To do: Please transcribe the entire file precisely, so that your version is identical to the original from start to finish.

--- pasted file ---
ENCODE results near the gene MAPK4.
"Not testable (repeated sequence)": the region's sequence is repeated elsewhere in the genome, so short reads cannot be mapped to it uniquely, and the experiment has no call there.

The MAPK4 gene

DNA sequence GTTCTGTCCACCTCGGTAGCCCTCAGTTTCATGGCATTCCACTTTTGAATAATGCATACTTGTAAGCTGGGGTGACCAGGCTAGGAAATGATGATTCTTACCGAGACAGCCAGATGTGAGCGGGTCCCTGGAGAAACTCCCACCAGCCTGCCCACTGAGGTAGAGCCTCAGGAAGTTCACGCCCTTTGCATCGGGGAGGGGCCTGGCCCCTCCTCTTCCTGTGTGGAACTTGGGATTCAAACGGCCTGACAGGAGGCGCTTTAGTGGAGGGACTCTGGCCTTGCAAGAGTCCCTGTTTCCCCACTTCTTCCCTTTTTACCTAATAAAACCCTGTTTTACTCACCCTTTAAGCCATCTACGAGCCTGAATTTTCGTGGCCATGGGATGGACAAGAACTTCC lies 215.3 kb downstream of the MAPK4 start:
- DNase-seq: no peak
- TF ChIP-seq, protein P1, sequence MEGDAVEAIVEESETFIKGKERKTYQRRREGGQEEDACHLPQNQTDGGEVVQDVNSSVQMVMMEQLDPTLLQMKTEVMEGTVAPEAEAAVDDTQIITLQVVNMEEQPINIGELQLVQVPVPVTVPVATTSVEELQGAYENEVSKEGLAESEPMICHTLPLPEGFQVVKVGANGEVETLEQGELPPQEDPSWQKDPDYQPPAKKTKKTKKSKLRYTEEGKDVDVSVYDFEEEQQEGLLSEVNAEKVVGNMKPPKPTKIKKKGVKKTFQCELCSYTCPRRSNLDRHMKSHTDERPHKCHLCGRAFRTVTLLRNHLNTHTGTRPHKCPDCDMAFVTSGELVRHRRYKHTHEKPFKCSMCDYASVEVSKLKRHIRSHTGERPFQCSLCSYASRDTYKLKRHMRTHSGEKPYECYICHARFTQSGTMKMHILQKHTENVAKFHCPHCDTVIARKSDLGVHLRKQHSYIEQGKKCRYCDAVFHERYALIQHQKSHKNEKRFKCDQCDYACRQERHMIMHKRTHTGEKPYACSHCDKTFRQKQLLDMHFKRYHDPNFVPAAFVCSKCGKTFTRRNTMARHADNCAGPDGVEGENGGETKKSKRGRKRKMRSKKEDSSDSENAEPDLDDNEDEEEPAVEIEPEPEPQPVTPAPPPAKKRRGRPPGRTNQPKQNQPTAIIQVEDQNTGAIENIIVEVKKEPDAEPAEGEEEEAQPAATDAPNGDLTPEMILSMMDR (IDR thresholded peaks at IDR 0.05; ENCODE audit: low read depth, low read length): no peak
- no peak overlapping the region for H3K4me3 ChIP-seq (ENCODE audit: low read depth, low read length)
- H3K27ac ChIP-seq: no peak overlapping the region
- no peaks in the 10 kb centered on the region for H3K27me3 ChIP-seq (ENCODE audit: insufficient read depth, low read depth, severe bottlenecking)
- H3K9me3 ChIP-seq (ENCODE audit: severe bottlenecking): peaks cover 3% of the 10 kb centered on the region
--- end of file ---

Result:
ENCODE results near the gene MAPK4.
"Not testable (repeated sequence)": the region's sequence is repeated elsewhere in the genome, so short reads cannot be mapped to it uniquely, and the experiment has no call there.

The MAPK4 gene

DNA sequence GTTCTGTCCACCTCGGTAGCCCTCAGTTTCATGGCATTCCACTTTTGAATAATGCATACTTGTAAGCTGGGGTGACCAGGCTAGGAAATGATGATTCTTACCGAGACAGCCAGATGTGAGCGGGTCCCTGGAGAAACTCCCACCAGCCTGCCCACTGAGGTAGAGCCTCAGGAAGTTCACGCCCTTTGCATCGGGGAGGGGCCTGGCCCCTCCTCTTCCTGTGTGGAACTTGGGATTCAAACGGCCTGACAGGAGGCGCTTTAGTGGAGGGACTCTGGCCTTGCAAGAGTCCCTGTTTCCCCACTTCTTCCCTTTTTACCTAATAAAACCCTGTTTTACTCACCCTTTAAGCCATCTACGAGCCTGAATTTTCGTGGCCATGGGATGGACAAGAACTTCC lies 215.3 kb downstream of the MAPK4 start:
- DNase-seq: no peak
- TF ChIP-seq, protein P1, sequence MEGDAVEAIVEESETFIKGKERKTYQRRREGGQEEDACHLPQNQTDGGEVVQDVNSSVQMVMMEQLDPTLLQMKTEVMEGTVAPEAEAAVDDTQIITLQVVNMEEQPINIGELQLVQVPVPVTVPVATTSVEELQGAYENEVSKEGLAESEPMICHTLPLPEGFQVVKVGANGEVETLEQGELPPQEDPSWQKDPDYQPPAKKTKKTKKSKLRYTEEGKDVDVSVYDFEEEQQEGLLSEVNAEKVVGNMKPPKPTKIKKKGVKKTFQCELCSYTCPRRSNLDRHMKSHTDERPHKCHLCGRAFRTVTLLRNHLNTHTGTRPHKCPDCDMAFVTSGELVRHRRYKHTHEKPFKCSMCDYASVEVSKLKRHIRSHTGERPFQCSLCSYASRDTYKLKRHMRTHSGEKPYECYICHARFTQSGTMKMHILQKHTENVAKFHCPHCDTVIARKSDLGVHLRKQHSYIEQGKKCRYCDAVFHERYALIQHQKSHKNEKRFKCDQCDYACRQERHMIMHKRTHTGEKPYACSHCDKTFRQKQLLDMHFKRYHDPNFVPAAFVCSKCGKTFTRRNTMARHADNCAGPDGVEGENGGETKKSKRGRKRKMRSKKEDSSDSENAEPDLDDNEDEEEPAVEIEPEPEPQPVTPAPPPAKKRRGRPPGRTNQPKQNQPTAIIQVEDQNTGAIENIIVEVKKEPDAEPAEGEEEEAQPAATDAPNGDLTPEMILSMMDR (IDR thresholded peaks at IDR 0.05; ENCODE audit: low read depth, low read length): no peak
- no peak overlapping the region for H3K4me3 ChIP-seq (ENCODE audit: low read depth, low read length)
- H3K27ac ChIP-seq: no peak overlapping the region
- no peaks in the 10 kb centered on the region for H3K27me3 ChIP-seq (ENCODE audit: insufficient read depth, low read depth, severe bottlenecking)
- H3K9me3 ChIP-seq (ENCODE audit: severe bottlenecking): peaks cover 3% of the 10 kb centered on the region